Madison Holds First Committee Leadership Meeting

Madison Mayor Bob Conley speaking to the borough leaders Credits: Jason Cohen
Borough attorney Matthew Giacobbe  speaking to the committee leaders Credits: Jason Cohen

MADISON, NJ - In local politics, it is important for committee leaders to understand the policies and ethics they have to follow. On Saturday, Feb. 2, the Borough of Madison held its first Committee Leadership Meeting to help local officials gain more insight into the rules and regulations of local government.

Mayor Bob Conley and Borough Attorney Matthew Giacobbe were the main speakers, and members of the planning board, zoning board, board of health, environmental commission, open space committee, Sustainable Madison and the Borough Council all attended the presentation.

Giacobbe discussed the Open Public Record Act, which requires that all government records are subject to a public access unless exempt, including preliminary notes, drafts, documents and email among staff members about business.

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Giacobbe said email among committee leaders pertaining to business is illegal and is government record.

“You want to be very careful what you’re writing in email,” he said. “You don’t want to be the headline in the paper.”

Ethics is also a major issue, he said. Anyone in an official position with the borough cannot accept any type of gift from anyone no matter what it is or who it is from. Furthermore, instead of walking away from someone’s attempted bribe, Giacobbe said an individual should tell them no and then report them to him or Conley.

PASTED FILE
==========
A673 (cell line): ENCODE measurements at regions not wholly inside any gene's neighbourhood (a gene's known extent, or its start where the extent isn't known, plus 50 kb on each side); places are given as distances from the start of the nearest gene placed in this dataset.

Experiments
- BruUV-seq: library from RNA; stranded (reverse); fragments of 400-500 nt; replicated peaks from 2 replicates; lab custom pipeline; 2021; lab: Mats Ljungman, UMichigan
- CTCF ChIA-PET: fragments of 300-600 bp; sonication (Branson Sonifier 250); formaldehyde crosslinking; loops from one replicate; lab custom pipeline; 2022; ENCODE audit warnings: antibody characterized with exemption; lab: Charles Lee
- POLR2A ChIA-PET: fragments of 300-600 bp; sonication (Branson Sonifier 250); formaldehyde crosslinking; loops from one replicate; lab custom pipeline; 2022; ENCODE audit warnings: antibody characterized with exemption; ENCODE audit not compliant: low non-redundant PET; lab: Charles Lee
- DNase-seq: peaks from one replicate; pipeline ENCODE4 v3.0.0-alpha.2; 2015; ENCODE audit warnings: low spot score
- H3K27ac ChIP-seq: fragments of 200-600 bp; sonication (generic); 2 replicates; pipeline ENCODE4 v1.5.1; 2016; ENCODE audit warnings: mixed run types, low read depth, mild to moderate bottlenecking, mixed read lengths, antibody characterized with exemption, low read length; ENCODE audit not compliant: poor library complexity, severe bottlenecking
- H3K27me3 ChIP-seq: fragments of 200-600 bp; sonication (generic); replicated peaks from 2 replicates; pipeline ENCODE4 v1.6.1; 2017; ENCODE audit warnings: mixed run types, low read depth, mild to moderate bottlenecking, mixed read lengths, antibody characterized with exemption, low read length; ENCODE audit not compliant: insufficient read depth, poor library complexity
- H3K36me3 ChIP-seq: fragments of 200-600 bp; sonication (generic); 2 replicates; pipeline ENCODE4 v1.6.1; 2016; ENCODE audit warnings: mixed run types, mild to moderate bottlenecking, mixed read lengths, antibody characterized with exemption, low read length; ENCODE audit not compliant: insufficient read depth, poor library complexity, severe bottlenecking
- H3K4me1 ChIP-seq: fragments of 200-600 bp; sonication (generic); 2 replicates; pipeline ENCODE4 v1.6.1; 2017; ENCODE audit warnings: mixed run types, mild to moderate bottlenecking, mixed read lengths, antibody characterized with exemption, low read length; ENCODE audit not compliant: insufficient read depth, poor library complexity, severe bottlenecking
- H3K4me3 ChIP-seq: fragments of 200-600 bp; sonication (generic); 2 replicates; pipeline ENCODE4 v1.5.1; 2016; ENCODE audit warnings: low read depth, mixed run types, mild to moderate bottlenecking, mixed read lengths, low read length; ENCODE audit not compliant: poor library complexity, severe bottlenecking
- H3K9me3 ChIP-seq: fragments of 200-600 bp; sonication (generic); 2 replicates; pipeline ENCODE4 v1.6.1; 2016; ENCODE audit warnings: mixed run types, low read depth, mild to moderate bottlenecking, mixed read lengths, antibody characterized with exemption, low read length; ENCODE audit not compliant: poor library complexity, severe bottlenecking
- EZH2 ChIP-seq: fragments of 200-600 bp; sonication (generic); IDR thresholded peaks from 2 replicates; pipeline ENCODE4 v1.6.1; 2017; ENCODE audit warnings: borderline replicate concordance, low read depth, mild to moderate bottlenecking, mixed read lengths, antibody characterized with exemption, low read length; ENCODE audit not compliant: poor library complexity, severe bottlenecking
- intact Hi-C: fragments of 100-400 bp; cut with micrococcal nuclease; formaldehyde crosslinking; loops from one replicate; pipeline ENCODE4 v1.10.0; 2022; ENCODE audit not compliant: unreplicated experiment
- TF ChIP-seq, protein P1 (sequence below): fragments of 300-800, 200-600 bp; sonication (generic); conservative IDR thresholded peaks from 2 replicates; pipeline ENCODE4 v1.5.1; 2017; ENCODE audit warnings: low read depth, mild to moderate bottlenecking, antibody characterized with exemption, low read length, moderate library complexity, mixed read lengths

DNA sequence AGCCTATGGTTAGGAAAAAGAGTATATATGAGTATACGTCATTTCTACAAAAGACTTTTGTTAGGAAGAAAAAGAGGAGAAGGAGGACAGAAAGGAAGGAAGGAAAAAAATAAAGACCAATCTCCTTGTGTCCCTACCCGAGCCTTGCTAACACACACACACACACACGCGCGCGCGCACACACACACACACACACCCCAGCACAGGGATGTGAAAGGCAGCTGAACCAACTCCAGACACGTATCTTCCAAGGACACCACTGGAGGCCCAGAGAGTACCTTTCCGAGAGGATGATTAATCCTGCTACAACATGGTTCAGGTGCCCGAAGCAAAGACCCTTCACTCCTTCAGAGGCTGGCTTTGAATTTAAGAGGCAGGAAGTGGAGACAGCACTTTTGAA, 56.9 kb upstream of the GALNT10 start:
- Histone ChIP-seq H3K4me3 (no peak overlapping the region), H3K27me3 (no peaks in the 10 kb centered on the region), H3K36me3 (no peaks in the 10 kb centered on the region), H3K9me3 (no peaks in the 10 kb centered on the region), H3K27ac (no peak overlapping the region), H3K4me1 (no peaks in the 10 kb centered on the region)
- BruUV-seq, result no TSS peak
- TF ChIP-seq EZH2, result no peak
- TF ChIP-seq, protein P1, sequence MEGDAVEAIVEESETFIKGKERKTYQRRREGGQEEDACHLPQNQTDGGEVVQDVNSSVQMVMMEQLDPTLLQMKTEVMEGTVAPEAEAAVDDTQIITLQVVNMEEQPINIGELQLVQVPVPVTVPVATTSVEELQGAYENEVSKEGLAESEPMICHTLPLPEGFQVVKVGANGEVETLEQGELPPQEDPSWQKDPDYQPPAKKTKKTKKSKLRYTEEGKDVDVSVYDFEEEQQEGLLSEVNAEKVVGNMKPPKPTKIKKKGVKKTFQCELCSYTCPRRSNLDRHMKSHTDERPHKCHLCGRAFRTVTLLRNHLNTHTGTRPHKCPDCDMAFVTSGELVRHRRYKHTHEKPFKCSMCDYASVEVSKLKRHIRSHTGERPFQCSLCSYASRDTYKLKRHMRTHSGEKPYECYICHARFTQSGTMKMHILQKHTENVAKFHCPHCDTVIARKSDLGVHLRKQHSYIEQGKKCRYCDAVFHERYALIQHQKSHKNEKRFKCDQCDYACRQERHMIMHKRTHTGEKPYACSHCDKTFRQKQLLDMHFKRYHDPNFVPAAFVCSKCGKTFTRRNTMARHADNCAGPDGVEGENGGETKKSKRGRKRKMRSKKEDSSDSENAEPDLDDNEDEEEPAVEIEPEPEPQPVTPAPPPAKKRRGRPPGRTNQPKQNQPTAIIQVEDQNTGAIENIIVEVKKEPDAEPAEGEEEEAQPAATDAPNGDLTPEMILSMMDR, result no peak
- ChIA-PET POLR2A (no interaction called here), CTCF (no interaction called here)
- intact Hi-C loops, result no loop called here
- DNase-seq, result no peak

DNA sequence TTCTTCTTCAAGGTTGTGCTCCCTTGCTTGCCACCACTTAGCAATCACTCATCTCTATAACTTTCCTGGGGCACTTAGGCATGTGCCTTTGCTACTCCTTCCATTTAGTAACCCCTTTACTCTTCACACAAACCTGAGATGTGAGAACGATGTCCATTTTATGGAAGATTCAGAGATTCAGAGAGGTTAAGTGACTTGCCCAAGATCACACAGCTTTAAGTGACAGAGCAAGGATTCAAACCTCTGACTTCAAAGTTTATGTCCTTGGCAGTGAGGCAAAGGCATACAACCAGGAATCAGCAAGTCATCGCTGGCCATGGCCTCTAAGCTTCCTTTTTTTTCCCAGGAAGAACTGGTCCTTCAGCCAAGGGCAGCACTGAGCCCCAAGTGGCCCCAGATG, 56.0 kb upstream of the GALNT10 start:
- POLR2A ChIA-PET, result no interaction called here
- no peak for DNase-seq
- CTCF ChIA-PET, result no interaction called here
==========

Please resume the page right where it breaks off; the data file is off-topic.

“When people do inappropriate things, you don’t know if they’re wearing a wire,” Giacobbe said.

Conley talked about how to run an effective meeting. He said the public has the right to know what is on the agenda and they are there to reduce time and keep an orderly process. He said meetings should not go too long, need to have decisions, a purpose, a goal, be structured, let everyone have a voice, start and end on time, have a working agenda with a target, have time for unfinished  business, stay on task and don’t discuss unrelated topics. 

“Nothing productive in Madison ever happens after 10 p.m.,” Conley said.

The leaders also broke out into groups and spoke about their goals for their committees. Overall, the residents were pleased with the presentation. Betsy Uhlman, the chair of Sustainable Madison, and Jim Kemp, who chairs  the patriotic celebrations committee thought the information about email was very interesting.

“It’s something nobody thinks about and that’s a big deal,” Kemp said.

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